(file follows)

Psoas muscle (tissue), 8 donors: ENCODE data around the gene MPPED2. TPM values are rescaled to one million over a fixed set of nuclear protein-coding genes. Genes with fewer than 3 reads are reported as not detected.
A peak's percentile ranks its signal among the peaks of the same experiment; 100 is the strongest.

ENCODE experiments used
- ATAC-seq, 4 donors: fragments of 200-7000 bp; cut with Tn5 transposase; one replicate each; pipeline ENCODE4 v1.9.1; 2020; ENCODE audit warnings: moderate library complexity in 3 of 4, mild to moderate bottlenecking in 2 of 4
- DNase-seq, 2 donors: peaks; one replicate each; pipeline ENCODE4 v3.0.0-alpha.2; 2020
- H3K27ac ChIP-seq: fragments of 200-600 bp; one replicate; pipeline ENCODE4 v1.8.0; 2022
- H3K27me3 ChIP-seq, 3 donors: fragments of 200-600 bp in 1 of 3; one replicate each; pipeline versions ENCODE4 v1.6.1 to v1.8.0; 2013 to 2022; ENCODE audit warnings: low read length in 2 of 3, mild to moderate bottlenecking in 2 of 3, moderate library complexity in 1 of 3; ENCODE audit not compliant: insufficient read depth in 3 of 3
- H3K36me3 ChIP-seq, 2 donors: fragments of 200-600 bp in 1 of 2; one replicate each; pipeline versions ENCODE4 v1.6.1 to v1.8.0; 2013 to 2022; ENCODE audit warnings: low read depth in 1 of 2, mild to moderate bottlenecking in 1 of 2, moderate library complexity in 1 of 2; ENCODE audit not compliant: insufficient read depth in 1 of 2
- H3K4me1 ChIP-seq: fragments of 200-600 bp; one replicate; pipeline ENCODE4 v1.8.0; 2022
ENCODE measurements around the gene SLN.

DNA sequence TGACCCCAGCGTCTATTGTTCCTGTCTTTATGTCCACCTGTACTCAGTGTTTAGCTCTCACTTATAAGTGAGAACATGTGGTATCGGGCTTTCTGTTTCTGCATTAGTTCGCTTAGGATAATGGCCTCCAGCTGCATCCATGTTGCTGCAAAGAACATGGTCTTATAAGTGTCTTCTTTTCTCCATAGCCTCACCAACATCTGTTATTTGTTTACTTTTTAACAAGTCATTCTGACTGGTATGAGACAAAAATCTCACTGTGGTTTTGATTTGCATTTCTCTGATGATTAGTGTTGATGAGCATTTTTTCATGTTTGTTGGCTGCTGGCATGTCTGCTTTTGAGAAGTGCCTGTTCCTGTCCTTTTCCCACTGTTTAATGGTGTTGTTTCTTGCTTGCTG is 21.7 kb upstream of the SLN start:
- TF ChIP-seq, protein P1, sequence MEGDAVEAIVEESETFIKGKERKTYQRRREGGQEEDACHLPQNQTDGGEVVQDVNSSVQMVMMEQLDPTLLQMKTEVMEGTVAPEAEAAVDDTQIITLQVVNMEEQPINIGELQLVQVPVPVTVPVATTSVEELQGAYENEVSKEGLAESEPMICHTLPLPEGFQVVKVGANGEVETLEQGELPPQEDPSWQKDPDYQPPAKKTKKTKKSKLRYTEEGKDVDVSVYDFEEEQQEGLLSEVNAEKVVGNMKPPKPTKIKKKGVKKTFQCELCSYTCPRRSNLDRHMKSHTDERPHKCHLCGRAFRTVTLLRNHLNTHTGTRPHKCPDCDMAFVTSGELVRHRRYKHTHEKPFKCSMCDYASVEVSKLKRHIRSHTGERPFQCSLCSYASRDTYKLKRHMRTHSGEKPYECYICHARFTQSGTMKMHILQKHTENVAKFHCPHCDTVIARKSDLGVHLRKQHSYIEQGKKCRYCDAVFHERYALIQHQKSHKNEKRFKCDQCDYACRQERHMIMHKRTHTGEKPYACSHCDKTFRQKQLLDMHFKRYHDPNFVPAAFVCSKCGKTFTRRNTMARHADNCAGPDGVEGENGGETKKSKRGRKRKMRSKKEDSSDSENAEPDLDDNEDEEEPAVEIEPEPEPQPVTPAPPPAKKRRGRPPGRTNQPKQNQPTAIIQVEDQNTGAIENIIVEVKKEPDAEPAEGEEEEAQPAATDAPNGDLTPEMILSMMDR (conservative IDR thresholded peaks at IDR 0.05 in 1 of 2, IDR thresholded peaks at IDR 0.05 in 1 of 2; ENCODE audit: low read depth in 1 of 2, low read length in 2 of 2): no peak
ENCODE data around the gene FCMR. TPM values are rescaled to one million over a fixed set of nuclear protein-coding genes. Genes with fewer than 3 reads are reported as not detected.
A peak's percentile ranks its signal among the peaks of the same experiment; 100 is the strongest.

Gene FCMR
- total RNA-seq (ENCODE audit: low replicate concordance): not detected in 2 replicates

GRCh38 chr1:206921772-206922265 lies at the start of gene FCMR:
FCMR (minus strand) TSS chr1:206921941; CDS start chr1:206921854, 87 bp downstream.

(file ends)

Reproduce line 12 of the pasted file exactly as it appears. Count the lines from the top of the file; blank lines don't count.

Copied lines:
- TF ChIP-seq, protein P1, sequence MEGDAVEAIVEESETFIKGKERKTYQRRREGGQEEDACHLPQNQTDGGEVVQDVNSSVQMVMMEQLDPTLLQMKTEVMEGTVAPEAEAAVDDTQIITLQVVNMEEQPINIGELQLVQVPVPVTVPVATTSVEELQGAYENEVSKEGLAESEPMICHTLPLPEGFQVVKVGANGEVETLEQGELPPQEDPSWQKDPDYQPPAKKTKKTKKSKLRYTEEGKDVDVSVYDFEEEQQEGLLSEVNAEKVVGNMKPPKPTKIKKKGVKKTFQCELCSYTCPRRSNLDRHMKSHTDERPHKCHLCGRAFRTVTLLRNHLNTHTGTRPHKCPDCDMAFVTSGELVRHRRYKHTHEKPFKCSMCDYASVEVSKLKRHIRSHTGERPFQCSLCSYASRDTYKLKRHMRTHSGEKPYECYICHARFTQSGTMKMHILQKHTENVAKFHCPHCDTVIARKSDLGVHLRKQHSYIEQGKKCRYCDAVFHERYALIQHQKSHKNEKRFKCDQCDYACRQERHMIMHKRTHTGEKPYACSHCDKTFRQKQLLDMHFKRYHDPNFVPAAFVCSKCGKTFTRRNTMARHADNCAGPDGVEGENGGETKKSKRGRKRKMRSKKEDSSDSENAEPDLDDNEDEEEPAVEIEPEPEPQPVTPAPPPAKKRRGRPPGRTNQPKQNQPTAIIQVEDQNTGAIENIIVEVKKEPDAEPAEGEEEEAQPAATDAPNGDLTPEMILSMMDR (conservative IDR thresholded peaks at IDR 0.05 in 1 of 2, IDR thresholded peaks at IDR 0.05 in 1 of 2; ENCODE audit: low read depth in 1 of 2, low read length in 2 of 2): no peak